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Some Things You Know and Don't Know about Polar Bears


October 20, 2008
ScienceAndPublicPolicy.org
Dr. Crockford begins with a summary followed by the introduction to her study.  Full report with illustrations, footnotes and references are linked following this summary.
by Dr. Susan Crockford
Summary for Policy Makers

  • Globally, more than one third of the nineteen subpopulations of polar bears are increasing or stable, while the remaining third have insufficient data available; its status in the central Arctic Basin, the largest of the nineteen designated regions, is completely unknown.
  • All but one of the declining subpopulations listed in 2006 are threatened by over-harvesting, not reduced sea ice.

    • The offshore sea ice that lies well north of the pack ice edge has not been surveyed in any comprehensive fashion for polar bears OR ringed seals, their primary prey: we simply do not know how many bears or seals live deep in the polar pack, although several studies suggest that the number of ringed seals living and breeding well offshore must be substantial.
    • Virtually the only areas studied in any detail, for polar bears and ringed seals, are the neashore areas of Hudson Bay (Canada), the Beaufort Sea (shared by the USA and Canada) and Svalbald (Norway). Some studies have also been done in Canada's Davis Strait/Baffin Bay and the Canadian High Arctic. There is only about thirty years worth of data for even the most intensely studied populations.
    • Most of what we know about polar bear biology is based on the western Hudson Bay population but since this is an anomalous population, Hudson Bay bears are not a good proxy for ALL polar bears.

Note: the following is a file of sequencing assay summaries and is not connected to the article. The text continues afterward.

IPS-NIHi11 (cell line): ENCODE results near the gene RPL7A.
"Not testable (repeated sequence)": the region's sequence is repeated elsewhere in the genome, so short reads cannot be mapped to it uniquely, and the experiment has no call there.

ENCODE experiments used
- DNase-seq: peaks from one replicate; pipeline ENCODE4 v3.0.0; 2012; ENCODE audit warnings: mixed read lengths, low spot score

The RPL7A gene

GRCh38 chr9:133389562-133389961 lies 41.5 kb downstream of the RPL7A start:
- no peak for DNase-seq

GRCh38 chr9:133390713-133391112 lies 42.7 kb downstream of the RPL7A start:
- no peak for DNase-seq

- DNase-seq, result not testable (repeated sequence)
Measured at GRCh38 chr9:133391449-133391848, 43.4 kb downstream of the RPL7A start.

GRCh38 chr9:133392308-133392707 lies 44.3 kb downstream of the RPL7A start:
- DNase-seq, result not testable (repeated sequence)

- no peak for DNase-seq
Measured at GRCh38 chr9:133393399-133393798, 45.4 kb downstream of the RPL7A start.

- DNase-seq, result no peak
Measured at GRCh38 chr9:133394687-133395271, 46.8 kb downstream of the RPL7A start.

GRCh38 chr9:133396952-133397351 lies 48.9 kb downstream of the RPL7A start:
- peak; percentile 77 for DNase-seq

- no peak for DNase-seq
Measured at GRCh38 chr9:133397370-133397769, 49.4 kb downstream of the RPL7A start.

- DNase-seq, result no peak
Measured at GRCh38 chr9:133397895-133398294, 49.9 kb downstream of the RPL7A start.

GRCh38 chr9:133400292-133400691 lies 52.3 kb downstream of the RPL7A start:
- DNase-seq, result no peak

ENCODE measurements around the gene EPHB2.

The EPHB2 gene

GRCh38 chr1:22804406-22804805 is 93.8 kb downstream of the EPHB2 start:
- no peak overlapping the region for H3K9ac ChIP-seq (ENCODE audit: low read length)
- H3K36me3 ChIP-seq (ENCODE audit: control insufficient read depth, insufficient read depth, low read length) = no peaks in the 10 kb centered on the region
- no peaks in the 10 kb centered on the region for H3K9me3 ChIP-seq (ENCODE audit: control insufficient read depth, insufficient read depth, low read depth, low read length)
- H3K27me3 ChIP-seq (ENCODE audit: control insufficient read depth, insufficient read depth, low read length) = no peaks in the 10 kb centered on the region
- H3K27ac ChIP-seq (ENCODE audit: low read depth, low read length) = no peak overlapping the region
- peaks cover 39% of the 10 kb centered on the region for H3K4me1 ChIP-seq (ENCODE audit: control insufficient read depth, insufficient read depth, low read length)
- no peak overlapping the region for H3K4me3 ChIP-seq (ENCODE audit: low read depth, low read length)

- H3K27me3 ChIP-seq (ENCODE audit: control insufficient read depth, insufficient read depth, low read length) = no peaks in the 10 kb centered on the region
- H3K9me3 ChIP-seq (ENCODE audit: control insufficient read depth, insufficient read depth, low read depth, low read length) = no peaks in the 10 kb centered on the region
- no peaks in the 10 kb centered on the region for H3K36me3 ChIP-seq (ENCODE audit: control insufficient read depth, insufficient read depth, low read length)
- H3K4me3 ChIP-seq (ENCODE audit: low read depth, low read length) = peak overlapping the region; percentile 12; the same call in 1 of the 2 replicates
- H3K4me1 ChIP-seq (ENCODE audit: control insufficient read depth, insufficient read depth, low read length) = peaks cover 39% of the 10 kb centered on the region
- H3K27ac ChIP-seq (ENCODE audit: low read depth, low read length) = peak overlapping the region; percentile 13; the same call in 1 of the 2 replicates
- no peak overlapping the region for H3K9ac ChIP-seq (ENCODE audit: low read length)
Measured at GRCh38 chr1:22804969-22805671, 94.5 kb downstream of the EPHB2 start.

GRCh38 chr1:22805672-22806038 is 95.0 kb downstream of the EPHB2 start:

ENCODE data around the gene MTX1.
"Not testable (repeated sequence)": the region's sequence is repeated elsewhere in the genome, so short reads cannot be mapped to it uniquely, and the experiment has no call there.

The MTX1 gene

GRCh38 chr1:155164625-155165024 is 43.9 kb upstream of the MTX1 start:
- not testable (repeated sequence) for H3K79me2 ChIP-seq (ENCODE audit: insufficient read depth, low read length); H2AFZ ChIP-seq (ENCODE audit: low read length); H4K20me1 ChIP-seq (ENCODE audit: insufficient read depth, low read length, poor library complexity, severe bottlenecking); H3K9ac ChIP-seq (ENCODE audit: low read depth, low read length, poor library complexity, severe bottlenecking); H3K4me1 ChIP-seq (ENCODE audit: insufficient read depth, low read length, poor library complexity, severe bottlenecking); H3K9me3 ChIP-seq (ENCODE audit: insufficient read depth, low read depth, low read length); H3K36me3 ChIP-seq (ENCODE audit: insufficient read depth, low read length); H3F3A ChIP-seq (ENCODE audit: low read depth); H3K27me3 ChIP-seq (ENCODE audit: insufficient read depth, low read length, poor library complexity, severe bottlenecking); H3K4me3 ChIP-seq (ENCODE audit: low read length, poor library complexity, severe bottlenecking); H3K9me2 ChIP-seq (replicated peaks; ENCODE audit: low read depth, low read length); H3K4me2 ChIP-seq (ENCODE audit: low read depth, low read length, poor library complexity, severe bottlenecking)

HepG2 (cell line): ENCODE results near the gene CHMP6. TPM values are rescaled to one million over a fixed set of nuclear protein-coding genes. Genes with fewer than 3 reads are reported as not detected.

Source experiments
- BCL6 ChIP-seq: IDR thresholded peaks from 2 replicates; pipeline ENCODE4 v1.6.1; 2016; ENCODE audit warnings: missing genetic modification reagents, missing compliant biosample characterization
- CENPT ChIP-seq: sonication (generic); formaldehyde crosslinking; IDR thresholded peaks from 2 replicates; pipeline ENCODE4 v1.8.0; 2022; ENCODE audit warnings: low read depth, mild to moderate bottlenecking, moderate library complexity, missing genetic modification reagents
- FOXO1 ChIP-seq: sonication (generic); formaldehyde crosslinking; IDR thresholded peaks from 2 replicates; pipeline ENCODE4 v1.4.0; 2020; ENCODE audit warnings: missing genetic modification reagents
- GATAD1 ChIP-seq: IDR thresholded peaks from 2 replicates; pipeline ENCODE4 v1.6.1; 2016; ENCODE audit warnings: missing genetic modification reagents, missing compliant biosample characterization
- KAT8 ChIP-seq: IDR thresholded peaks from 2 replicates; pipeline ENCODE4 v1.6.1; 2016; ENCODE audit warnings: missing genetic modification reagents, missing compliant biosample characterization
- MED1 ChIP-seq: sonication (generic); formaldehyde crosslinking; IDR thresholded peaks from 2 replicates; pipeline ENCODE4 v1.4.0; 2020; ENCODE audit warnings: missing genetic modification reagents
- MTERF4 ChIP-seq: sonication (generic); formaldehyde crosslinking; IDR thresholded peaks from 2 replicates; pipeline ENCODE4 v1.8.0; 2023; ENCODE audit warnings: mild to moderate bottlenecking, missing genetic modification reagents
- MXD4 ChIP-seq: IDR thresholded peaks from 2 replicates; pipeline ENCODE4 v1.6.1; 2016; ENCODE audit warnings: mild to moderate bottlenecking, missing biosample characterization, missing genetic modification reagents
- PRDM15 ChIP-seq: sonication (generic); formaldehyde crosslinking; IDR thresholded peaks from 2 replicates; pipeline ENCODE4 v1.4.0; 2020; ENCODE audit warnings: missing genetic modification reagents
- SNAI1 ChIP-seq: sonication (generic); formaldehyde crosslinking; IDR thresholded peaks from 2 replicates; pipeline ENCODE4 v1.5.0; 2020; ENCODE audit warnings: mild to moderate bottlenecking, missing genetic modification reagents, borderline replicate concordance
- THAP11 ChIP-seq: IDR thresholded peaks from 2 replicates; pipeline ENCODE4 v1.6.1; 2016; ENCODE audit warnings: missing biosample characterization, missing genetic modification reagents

• Among polar bear females, pelagic-dwelling bears live in drifting sea ice year round, while nearshore-dwelling females inhabit shorefast ice year round. Both pelagic-dwelling and nearshore-

    dwelling individuals of both sexes are known in all subpopulations studied and each type behaves differently to reduced seasonal ice.

    • Polar bears routinely hunt on new ice < 30 cm thick and are quite capable of utilizing thick first year ice (> 120 cm thick or more.) for over-wintering and denning. They do not require thick multi-year ice.

    • As offshore sea ice over deep water is suitable for polar cod, it should be suitable for ringed seals and polar bears also; ringed seal and polar bear habitat probably includes ice over water of all depths.

    • The polar bear survived two major warming periods over the last 11,000 years, the first of which saw temperatures rise rapidly to at least 2.50C higher than present and there is no evidence that Arctic sea ice disappeared entirely during those times or that any ice-dependent species became extinct.

    • It is highly unlikely that in the future, polar bears would move to land in response to reduced sea ice, although a few might: it is far more likely that most bears would stay out on the sea ice that lies well offshore - as in the past, bears will die on the ice or at sea, leaving no evidence of their existence.

    • Sea ice thickness assessments in the huge Arctic Basin region are estimates based on very few actual measurements that have been extrapolated for use in various climate models. Satellite data on sea ice extent have only been available for 30 years: this is insufficient for assessing long-term trends.

    • The computer model results, presented in 2007, which forecast dramatic declines in polar bear numbers based primarily on predicted reductions in seasonal sea ice thickness and extent, have not yet been tested against even a single years worth of independent data.

    Continue to full report PDF (2mb)

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